Matchings in bipartite graphs

In document Lecturenotes Graphtheory UniversityofSzeged,BolyaiInstitute (Pldal 54-60)

Recall the definition of bipartite graphs from Chapter 1. This section deals with the problem of determining the parameterν(G) of bipartite graphsG. Throughout this sectionG(A, B) will denote a bipartite graph G with bipartition V =A∪B.

It is clear that for any matching M of G(A, B),

|A∩V(M)|=|B∩V(M)|=|M|,

since every edge of M matches a vertex of A with a vertex of B. This means that the size of A (or B) is an upper bound for the size of M. Since this is true for maximum matchings too, we obtained the following.

Observation 6.1. For any bipartite graph G(A, B) we have that ν(G)≤ |A|.

Now we are going to characterize bipartite graphs for which ν(G) =|A| occurs, i.e. in which there exists a matching that covers the partite set A. If ν(G) = |A|, then there is always a quick way to prove it in theory, it is enough to present a

matching inG covering A. But how can we argue in the case whenν(G)<|A|, i.e.

how can we find a short proof of thenon-existence of such a matching? It turns out that there exists a universal argument that can bealways applied whenν(G)<|A|.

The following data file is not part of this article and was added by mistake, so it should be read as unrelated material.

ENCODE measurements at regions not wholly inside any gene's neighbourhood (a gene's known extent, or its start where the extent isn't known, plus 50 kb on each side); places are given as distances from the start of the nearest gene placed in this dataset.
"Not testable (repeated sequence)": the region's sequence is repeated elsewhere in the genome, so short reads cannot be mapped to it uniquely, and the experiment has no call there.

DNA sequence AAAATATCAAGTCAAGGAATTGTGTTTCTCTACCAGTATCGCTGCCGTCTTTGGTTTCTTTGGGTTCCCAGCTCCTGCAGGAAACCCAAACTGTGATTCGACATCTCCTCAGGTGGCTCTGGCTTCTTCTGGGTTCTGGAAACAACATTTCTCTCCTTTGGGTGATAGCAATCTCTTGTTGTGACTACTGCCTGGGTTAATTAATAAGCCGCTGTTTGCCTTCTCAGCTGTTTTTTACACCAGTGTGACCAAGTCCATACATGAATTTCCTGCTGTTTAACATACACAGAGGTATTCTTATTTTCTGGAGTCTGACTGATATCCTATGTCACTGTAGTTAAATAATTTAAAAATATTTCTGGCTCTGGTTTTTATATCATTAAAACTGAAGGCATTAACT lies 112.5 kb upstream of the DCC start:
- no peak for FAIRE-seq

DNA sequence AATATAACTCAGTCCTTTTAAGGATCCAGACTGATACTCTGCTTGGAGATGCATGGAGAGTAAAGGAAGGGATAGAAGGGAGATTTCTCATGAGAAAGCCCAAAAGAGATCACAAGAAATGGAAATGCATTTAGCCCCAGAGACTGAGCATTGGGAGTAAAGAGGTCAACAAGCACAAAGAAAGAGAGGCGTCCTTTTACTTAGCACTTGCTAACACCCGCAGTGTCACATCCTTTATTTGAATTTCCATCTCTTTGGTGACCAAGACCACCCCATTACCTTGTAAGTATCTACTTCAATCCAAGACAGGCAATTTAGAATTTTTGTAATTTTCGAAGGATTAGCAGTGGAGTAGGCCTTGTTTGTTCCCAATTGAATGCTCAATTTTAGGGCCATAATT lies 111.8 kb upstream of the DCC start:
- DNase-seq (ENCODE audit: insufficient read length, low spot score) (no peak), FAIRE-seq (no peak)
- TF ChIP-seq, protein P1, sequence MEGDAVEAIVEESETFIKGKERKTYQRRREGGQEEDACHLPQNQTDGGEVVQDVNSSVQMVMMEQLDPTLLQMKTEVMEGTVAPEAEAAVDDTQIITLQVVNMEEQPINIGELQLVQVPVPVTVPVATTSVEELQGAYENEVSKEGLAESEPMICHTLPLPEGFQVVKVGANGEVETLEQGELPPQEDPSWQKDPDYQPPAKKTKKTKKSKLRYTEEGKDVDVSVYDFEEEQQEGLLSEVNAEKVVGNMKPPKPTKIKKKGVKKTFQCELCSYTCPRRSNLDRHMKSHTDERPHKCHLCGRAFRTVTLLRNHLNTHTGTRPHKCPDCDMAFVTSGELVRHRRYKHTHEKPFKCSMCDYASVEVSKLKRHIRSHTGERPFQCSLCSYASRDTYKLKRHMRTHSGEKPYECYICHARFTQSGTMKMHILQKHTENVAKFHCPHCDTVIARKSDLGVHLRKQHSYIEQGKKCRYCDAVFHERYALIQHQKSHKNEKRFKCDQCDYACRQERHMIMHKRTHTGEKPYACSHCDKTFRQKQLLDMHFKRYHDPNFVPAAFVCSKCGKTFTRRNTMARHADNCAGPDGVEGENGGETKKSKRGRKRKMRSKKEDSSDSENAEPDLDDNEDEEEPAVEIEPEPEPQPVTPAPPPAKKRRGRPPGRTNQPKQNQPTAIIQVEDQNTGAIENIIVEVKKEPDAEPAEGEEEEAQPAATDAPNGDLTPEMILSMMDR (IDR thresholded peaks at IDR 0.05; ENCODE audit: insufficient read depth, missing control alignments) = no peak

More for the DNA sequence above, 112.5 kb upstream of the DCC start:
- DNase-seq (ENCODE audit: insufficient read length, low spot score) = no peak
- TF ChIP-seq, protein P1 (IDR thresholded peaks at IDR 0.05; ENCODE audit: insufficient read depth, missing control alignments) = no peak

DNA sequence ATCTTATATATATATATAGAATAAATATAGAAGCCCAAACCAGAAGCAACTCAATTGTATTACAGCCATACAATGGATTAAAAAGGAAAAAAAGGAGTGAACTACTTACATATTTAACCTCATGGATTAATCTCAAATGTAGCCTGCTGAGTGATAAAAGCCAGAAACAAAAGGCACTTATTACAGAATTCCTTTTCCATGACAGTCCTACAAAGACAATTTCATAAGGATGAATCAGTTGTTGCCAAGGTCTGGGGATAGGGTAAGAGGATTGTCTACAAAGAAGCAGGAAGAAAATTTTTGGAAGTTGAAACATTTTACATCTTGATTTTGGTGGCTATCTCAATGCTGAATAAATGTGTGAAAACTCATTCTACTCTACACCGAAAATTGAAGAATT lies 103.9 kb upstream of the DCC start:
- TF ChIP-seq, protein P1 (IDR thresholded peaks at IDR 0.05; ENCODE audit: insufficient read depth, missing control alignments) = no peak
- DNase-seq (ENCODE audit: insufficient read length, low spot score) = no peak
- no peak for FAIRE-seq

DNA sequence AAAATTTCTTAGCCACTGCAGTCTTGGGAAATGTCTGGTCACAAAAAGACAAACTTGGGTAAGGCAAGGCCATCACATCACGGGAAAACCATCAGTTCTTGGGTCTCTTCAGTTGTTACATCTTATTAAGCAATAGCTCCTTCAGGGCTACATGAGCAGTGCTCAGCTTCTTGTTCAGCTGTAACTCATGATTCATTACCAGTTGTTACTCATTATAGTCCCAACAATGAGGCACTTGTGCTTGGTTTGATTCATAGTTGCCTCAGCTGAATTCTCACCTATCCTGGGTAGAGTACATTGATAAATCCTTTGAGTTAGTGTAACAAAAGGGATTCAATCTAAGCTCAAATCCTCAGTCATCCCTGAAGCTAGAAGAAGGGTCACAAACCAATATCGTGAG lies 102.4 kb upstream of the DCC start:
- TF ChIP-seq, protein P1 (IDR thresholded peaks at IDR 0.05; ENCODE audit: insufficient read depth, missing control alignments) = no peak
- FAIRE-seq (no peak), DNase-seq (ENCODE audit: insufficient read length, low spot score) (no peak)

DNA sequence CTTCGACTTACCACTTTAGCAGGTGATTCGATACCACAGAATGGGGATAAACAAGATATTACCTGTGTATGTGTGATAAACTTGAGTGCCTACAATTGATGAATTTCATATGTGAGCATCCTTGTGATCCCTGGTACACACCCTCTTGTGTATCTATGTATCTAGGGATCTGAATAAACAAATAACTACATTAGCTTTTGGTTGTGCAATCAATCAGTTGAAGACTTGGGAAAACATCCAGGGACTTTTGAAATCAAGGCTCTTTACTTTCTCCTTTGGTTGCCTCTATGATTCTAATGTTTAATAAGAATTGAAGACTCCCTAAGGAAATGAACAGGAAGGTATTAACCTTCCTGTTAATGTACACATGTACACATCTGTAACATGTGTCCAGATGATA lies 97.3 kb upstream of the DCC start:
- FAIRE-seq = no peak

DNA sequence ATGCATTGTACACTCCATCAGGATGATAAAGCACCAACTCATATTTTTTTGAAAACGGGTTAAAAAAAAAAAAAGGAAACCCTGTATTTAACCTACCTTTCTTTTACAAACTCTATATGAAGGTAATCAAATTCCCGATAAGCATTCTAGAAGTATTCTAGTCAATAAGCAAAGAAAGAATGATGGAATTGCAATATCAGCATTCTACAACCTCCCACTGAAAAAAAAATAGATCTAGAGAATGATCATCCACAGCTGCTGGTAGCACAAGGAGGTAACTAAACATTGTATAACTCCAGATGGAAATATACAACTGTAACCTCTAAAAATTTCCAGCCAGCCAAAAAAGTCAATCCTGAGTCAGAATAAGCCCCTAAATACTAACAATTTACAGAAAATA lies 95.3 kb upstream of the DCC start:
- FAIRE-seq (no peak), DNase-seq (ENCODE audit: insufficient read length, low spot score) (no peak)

Now we are going into the details.

For a subset X ⊆A, the neighborhood N(X) of X is defined as N(X) :={v ∈B :v is adjacent to some vertex of X},

in other words,N(X) is the union of the neighborhoods N(x), where x∈X.

Lemma 6.2. Given a bipartite graph G(A, B). If |N(X)|< |X| for some X ⊆ A, then G does not contain a matching covering A.

Proof. The setting is illustrated in Figure 6.3. Pick an arbitrary matchingM in G.

By the definition of N(X), every vertex of X can be matched to a vertex of N(X) only. This means that at least |X| − |N(X)|>0 vertices of X (and so of A) are unmatched, otherwise there would exist two edges in M, starting from X, which have common endpoint inN(X), by the pigeonhole principle.

In the above proof, we obtained a lower bound on the number of unmatched vertices in A, i.e. an upper bound on ν(G).

Observation 6.3. Assume that|N(X)|<|X|for someX ⊆A, in a bipartite graph G(A, B).

(a) Then any matching of Gleaves at least |X| − |N(X)| unmatched vertices inA.

(b) This implies that

ν(G)≤ |A| −(|X| − |N(X)|).

We call a set X ⊆ A a K˝onig set, if |N(X)|<|X| holds. (It is named after D´enes K˝onig.)

A B

X N(X)

Figure 6.3: A K˝onig set X

We saw in Lemma 6.2 that if a K˝onig set exists in G, then G does not have a matching covering A. Actually, the converse is also true, which means that the non-existence of a matching coveringAcan be always proven by presenting a K˝onig set.

Theorem 6.4 (Marriage theorem, or K˝onig–Hall-theorem). The bipartite graph G(A, B) contains a matching covering A if and only if there is no K˝onig set in G, i.e. if |N(X)| ≥ |X| for all X ⊆A.